Dr. Dan Hayden • 

When my time comes, I hope I die in my sleep. I’m not afraid of dying, you understand. It’s just that I don’t like the idea of going through a lot of pain when I die. I suppose many of us think that way, right? We’re not afraid of death – but we are afraid of pain.

When Jesus died on the cross, He not only faced death, He also experienced a lot of pain. In fact, crucifixion was one of the most painful ways a person could die. In Acts 2:24, Peter said, “Whom God hath raised up, having loosed the pains of death…” Now the interesting thing about this statement is that when Jesus lay dead in the tomb, He was not in pain. The pain of the crucifixion was over. Now in death, the pain was gone.

So there is a pain associated with death that is independent of any physical pain that may have caused the death.

The word “pain” in this verse is the Greek word “hodeen,” which is a word used to describe “birth pain” (the pangs of labor involved in childbirth). The word is used three other times in the New Testament, and each time, it is a reference to the pain associated with the events of the Last Days (the tribulation period and the Day of the Lord).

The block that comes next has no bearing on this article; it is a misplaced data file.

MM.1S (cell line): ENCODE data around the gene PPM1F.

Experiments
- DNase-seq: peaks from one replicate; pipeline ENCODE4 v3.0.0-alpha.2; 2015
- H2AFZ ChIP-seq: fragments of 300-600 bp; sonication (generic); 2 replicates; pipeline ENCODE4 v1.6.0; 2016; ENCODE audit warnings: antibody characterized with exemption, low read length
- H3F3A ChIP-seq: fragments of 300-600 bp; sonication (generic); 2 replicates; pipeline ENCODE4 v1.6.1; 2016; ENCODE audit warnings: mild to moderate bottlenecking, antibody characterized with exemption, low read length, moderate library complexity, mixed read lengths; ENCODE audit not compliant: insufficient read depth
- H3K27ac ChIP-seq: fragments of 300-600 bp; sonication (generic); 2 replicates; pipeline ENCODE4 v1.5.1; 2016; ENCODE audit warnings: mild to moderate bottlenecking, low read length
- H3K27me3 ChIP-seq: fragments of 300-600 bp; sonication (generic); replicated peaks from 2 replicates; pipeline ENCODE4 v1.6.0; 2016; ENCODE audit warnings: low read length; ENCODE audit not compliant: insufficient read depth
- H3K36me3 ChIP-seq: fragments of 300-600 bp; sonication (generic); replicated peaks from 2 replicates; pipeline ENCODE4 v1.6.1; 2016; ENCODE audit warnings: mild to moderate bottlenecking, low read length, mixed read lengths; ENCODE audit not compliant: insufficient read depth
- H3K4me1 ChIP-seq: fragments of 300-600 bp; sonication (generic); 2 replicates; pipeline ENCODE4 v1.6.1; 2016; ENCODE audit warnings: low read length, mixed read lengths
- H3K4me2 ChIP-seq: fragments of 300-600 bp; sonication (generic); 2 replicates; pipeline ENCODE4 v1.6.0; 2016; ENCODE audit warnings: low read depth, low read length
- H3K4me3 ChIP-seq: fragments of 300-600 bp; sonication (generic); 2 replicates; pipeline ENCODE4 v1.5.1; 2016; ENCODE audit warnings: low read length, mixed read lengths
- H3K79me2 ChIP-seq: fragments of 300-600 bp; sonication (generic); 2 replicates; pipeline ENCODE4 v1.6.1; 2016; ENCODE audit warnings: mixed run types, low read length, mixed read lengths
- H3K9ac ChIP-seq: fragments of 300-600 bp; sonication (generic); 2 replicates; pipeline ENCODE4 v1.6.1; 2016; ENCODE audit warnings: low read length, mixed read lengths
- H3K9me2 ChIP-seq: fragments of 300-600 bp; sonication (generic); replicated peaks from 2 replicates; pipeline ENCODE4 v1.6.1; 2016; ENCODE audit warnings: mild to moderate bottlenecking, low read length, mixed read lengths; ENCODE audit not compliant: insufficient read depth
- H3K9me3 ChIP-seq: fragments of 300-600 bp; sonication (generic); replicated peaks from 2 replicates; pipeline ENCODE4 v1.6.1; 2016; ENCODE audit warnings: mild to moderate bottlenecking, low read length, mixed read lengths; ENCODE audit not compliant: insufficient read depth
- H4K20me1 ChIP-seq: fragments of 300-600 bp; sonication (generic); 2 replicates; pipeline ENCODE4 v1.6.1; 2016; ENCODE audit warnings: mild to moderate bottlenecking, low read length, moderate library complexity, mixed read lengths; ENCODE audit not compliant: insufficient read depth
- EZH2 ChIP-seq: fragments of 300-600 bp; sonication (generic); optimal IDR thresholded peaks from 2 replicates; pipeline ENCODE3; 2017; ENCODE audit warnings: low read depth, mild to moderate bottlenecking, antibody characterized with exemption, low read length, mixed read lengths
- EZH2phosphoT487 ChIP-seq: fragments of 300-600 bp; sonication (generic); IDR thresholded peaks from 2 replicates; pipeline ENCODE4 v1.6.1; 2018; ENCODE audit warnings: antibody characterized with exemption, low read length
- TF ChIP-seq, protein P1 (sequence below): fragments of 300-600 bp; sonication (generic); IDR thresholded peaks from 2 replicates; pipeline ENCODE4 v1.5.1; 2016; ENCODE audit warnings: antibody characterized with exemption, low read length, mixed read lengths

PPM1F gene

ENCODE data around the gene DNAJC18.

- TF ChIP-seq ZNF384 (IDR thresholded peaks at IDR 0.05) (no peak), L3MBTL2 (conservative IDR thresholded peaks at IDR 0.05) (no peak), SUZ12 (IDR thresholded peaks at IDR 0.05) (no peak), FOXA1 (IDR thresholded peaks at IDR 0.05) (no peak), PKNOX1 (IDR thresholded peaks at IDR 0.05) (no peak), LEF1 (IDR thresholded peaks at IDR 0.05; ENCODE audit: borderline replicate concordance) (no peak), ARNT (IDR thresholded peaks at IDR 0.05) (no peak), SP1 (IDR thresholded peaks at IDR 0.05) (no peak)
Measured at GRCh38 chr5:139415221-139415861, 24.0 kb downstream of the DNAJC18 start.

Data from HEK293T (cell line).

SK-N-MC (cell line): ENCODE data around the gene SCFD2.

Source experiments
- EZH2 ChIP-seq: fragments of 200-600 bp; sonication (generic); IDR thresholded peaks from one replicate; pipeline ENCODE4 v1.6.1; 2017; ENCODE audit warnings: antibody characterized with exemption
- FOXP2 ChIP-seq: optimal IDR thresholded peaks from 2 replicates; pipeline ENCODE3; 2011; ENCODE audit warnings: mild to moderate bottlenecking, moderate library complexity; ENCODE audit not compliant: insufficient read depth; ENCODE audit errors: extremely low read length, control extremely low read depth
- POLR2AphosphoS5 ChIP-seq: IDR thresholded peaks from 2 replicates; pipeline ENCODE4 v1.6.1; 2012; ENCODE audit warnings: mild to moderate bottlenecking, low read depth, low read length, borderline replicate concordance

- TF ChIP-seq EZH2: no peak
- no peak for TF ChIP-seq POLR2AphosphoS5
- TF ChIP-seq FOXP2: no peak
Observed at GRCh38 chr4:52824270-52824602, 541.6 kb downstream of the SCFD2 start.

So when Peter uses the word to describe the condition of death, he is saying that death, apart from the hope of the resurrection, is an intense pain – like the labor pains of birth. This is because death is a product of sin, which leads to eternal damnation. And that is as painful as things get.

But, praise God! In the resurrection of Christ, He loosed the pains of death and made it possible for all who put their faith in Christ to be victorious over death. As Paul said, “O death, where is thy sting?” (1 Corinthians 15:55).

Now you know the real meaning of the word.

Hey — Without Christ – death brings a painful eternity. But with Christ – God looses the pains of death.